As winter gets close, temperatures will start falling and precipitation will increase. Your structural supports, especially the foundation, will shrink. Both weather changes will impact the health and structural integrity of your foundation.
Ways Cold Affects Your Foundation
Nothing’s worse than waking up to uneven floors or water in your basement in the dead of winter. Sadly, that’s something many homeowners will experience in this cold weather. Winter temperatures, ice dams, and frost can all wreak havoc. The degree of damage might worsen if temperatures drop below 40 degrees for three consecutive days.
Frost poses a greater risk than any other weather phenomenon. It’s behind the freezing-thawing cycle that causes the underlying soil to heave and contract. What this does is push the foundation upward, then let it sink back down. The upheaval causes foundation cracks and bowing walls while the shrinking causes settlement.
Heaving only happens when there are water and soil that’s susceptible to cold. Freezing usually starts from the top downward. Since the frozen ground is harder than the part that’s not frozen, the soil underneath starts lifting the upper soil layers.
Falling snow will also accumulate on your roof. The heat escaping from your home will warm this snow, causing it to melt. Within no time, the snow will start trickling down the roof if the gutters are clogged. However, it will refreeze around the eaves and form ice dams. Water won’t have an escape route, so it’s going to seep into your home causing wall rot.
Water Seepage and Leaks
Fluctuating temperatures means ice will thaw and release water into the soil. The melt-offs will pool around your home’s foundation. Once the soil gets saturated, water will have nowhere to go, so it’ll start seeping into the basement through cracks or crevices. It’s this water that causes wall paint to peel off, musty smells to form, and walls to get damp.
Cracks and openings will form as the underlying soil pushes the foundation up. These cracks will let water into your home. Your problems could mount if the soils are unstable as you will experience serious structural damage that’s both disruptive and costly to fix.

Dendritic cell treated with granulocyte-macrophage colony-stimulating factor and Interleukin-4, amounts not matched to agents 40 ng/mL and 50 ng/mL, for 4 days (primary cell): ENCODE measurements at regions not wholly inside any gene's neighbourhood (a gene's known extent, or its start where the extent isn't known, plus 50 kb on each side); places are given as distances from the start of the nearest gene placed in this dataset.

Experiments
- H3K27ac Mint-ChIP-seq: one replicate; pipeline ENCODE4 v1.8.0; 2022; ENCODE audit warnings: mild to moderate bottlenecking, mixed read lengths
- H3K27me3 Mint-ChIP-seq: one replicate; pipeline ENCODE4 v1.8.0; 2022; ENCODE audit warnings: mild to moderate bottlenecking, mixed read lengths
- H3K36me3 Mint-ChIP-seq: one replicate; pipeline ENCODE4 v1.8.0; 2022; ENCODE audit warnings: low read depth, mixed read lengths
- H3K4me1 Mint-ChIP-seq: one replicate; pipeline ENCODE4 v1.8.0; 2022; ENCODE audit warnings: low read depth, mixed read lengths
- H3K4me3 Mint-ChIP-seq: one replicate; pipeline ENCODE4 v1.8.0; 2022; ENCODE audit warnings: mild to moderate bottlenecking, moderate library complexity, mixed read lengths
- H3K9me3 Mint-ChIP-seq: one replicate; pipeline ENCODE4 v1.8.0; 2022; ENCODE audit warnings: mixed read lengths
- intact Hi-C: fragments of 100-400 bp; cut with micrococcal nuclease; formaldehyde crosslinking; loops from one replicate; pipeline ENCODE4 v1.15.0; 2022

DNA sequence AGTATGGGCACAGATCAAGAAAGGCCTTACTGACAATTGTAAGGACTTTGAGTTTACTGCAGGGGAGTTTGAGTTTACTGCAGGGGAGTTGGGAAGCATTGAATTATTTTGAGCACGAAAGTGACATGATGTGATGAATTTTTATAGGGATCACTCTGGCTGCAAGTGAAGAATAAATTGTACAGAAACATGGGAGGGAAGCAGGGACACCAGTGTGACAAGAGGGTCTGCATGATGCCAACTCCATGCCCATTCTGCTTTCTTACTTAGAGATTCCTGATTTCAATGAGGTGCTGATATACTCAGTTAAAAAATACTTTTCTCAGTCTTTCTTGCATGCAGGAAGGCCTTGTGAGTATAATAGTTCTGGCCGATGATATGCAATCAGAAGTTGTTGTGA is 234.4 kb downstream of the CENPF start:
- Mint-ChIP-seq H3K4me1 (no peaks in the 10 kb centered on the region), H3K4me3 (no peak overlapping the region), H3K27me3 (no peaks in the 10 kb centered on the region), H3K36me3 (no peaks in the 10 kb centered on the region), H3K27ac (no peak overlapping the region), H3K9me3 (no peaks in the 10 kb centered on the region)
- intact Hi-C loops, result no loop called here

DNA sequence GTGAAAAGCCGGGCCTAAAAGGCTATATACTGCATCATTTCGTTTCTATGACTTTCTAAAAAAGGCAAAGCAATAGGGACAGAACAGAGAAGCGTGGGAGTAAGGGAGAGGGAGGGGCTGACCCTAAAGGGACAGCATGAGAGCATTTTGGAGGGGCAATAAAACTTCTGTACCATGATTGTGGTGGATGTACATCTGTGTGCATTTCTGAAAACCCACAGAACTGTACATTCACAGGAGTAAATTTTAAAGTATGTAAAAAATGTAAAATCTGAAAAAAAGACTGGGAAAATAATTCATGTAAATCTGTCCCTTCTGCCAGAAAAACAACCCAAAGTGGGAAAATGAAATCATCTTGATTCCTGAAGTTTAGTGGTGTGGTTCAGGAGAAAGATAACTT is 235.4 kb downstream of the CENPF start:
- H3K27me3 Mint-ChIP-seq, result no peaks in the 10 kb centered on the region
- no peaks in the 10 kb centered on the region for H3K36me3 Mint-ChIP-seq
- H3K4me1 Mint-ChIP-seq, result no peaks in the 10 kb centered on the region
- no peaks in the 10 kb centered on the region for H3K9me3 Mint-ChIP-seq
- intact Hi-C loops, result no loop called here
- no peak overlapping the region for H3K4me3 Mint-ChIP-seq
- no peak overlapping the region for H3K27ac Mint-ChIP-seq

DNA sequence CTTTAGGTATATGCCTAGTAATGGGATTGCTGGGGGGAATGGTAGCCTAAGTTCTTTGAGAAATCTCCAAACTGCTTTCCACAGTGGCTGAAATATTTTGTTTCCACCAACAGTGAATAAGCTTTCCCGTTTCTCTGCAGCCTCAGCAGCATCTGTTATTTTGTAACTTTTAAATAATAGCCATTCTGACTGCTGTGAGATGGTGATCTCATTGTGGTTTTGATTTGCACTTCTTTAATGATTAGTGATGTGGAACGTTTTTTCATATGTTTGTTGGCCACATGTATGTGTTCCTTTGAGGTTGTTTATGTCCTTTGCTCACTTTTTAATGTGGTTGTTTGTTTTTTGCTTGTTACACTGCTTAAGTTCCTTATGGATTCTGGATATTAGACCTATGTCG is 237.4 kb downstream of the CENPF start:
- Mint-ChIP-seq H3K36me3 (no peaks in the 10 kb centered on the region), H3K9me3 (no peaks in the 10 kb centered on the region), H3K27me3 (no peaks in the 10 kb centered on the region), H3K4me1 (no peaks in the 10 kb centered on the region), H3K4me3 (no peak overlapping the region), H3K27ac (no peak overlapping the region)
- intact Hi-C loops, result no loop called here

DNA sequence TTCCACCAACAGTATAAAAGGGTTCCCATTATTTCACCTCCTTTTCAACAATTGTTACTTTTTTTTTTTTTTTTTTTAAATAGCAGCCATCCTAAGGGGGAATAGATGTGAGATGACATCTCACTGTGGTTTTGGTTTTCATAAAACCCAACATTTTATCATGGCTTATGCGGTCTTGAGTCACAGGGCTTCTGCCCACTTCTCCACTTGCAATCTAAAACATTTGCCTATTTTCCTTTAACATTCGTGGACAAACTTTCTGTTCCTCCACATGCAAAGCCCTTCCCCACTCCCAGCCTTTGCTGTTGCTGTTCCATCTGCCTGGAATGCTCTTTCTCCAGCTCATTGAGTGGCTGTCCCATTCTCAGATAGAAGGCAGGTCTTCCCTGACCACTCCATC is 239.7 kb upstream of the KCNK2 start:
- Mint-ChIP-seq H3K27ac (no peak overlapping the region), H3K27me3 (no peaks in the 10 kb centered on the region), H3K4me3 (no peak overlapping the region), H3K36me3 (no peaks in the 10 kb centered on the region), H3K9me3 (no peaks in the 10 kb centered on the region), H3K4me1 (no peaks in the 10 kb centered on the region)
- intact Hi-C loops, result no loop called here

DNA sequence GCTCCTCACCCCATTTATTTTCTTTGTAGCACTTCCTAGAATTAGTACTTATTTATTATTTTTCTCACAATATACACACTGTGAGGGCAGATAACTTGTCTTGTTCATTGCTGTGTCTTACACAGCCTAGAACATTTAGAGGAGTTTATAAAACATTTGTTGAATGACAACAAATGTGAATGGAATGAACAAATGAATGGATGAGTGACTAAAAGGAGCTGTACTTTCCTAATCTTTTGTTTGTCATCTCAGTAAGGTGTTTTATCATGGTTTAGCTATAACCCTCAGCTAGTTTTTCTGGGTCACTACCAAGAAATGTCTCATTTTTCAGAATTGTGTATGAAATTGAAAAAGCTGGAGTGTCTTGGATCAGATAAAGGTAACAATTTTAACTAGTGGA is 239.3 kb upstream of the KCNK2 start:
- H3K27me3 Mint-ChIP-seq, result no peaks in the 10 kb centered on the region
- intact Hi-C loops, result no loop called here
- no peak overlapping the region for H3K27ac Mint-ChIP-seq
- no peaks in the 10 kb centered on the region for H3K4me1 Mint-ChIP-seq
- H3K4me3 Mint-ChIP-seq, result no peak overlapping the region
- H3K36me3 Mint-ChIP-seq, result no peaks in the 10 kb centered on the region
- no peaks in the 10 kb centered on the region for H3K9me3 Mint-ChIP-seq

The freeze-thaw cycle won’t just cause foundation cracks but it will destabilize the foundation and can lead to foundation settlement. Since there’s a partially filled space below the foundation, the floors won’t settle to their original positions. You’ll notice that floors and slabs will become uneven while doors and windows will stick to their frames.
Protecting Your Home
Extreme winter temperatures and precipitation can hurt your foundation and instigate structural problems. You can avert foundation issues by insulating the home and low-lying areas like the basement to curb heat loss. Don’t let wide cracks or settlement remain unattended. Seal cracks and restore the sunken foundation. Otherwise, they can worsen as winter progresses.
Another important measure you can take is to re-grade your yard. This move will promote surface drainage, meaning water will flow out and away from your home. Inspect and clean your gutters so water won’t back up and flow from the sides.
Seal the vents in your crawl space with plastic vent covers. These will stop air exchange, which is a leading cause of dampness and poor indoor air quality. Don’t forget to seal rim joists and sills with foam sealant as well. It’s also important that this area is properly waterproofed, insulated, and encapsulated.
Don’t let frost damage your concrete foundation. Get in touch with the experts at Tar Heel Basement Systems for a free foundation inspection and repair quote. For years, we have been helping homeowners protect their foundations and basement from extreme cold and precipitation in winter. We use industry-approved solutions and can help you fight back against the frost and water that are threatening your foundation.